Gillette/Schlesinger, p. 1315, "[H]is journalistic assets were political liabilities. His zeal as an editor seemed scatterbrained demagoguery on the stump. His openmindedness on the editorial page appeared emtpy-mindedness in politics. His enthusiasm generated familiarity with readers, but his lack of reserve failed to command their respect at the polls. Indeed, Greeley lacked both sense and nerve, lacked the politician's intution, when to speak and when to remain silent...."
"The Greeley choice came as a shock to many people. Greeley, for all his intelligence, sincerity, idealism, and journalistic aplomb, was erratic, crotchety, unpredictable, and thoroughly incompetent in the art of politic. About all one could say of him as a candidate was that he was a national celebrity. With his cherubic face, big blue eyes, pilgarlic pate, steel-rimmed glasses, and shuffling gait, he looked more like a character out of a Dickens novel than a presidential hopeful" (Boller, p. 128).
According to Gillette/Schlesinger, p. 1317, many Democrats found Greeley's nomination shocking; he largely refused to work with the party and was by no means a regular Democrat. (Of course, his opponent U. S. Grant was not a regular Republican, and admitted to having voted for Buchanan in 1856.) But no one else came forward to deny Greeley the nomination; the 1872 Democratic convention lasted only six hours (Gillette/Schlesinger, p. 1318). Gillette/Schlesinger, p. 1323, quotes a contemporary observer as saying, "Never was a good cause so badly handled."
It was a truly absurd situation. In early 1872, a group of disaffected Republicans, who called themselves "Liberal Republicans," held a convention and, for five ballots, deadlocked between several respectable candidates including Charles Francis Adams. On the sixth ballot, the convention made a surprise turn to Greeley. So he was initially nominated as a Republican protest candidate. But the Democrats, who would take anyone over Grant, decided to back Greeley rather than split the opposition (Boller, pp. 127-129).
"Given the two candidates -- a 'man of no ideas,' as someone put it, versus a 'man of too may' -- the campaign was predictable" (Boller, p. 129). "Greeley made a strong speaking campaign, but the Republicans had the money and the organization, and the average citizen, having to choose between an old soldier whose very name stood for patriotism, and a journalist who had been as often wrong as right, voted for Grant. The President carried all but six states with a popular vote of 3.6 million as against 2.8 million for his opponent" (Morison, p. 730).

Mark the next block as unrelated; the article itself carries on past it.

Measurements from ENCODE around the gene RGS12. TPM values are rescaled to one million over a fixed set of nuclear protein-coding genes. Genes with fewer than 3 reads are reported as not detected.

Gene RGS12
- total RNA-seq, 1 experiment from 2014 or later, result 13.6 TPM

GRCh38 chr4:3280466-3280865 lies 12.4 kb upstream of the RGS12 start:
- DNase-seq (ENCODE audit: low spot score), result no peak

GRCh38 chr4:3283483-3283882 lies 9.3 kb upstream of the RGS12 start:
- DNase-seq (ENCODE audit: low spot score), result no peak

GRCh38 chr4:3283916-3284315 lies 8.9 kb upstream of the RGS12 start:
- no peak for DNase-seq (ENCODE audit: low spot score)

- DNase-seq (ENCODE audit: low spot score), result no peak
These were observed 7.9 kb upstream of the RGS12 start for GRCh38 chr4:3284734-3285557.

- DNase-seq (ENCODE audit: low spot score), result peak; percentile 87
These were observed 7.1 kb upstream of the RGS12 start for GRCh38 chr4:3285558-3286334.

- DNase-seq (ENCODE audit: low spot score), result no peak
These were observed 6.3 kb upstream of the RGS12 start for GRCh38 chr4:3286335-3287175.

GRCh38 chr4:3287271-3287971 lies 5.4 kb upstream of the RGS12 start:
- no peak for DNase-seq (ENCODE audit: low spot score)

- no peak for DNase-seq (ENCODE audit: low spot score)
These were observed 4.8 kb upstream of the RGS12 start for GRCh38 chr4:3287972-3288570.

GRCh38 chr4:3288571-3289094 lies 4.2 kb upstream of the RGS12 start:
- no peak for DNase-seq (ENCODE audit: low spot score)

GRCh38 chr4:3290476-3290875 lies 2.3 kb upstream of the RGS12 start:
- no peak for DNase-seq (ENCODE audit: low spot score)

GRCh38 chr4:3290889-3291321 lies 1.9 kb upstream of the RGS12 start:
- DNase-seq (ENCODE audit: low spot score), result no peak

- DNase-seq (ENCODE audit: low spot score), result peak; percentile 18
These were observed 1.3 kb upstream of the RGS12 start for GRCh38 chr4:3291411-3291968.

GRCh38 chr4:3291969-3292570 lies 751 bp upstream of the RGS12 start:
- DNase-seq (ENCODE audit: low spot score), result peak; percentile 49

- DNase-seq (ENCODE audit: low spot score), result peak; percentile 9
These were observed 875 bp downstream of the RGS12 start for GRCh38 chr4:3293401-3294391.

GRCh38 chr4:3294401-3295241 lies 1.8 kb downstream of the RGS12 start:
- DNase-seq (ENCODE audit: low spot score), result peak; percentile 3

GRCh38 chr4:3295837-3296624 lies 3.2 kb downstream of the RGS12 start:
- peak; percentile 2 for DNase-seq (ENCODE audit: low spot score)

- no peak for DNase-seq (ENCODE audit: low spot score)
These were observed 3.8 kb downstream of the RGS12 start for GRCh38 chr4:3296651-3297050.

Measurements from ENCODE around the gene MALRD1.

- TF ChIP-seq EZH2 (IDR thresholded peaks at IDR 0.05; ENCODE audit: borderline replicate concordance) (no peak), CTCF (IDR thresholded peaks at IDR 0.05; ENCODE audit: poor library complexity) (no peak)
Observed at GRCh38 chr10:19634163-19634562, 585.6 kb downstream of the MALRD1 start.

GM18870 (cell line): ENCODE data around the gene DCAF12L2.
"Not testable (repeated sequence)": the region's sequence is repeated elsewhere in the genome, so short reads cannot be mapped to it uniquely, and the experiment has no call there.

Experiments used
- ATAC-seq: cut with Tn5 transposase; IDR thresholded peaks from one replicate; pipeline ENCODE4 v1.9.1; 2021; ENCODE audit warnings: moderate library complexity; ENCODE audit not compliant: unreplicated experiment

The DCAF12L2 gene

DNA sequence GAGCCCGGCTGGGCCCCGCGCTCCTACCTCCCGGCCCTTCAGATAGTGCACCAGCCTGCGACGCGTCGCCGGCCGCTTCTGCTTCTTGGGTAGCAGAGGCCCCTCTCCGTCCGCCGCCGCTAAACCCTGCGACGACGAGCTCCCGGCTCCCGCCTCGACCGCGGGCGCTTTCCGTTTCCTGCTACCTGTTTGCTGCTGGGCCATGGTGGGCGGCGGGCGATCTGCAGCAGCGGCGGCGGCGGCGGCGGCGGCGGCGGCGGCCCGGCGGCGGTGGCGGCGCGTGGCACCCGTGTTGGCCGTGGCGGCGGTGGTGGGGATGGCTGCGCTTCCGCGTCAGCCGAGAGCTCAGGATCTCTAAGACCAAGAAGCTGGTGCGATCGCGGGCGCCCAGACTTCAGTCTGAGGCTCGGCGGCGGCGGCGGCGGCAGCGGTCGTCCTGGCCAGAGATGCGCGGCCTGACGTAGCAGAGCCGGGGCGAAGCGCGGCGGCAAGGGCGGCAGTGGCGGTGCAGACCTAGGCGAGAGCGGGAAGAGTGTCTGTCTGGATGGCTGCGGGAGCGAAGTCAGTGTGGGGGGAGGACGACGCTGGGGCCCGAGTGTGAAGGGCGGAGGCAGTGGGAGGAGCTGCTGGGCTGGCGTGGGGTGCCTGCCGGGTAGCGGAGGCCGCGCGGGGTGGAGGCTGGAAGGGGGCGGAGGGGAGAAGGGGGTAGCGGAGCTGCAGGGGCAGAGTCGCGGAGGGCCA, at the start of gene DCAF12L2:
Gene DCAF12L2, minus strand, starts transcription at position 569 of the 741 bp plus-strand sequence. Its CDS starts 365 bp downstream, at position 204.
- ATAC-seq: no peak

Indirectly, the effect on the political situation was dramatic. Liberal Republicans, having despaired of Grant and the spoils system, had turned to Greeley -- and, as an organization, were destroyed by his defeat (Gillette/Schlesinger, p. 1329). Liberalism as a political force in America was ruined for a quarter century -- until revived in the crackpot populism of William Jennings Bryan. Greeley probably would have been a terrible President -- but his defeat led to a period of stagnation probably worse than any except that from 1836 to 1860 which led to the Civil War.
It's likely enough that this song comes from the 1872 campaign -- described as exceptionally bitter, and also quite strange, given that Greeley was endorsed by both ends of the spectrum: the independent (generally radical) Republicans *and* by the reactionary Democrats. The pressure of the campaign was so extreme that Greeley, after his defeat, his wife's death (just before election day; Gillette/Schlesinger, p. 1329), and his discovery of a sort of palace coup at the Tribune, went insane after the election, and died soon thereafter.
And Greeley during the Civil War was quite strident and also rather unstable; one can easily imagine someone at the time taunting him, "Does your mother know you're out?"
Or it could be two mixed-up songs. It rather looks that way to me.
According to Partridge's entry on "Mother know you're out," that question itself was used at least as early as 1838, in Bentley's Miscellany. It was "addressed to a person showing extreme simplicity or youthful presumption." - RBW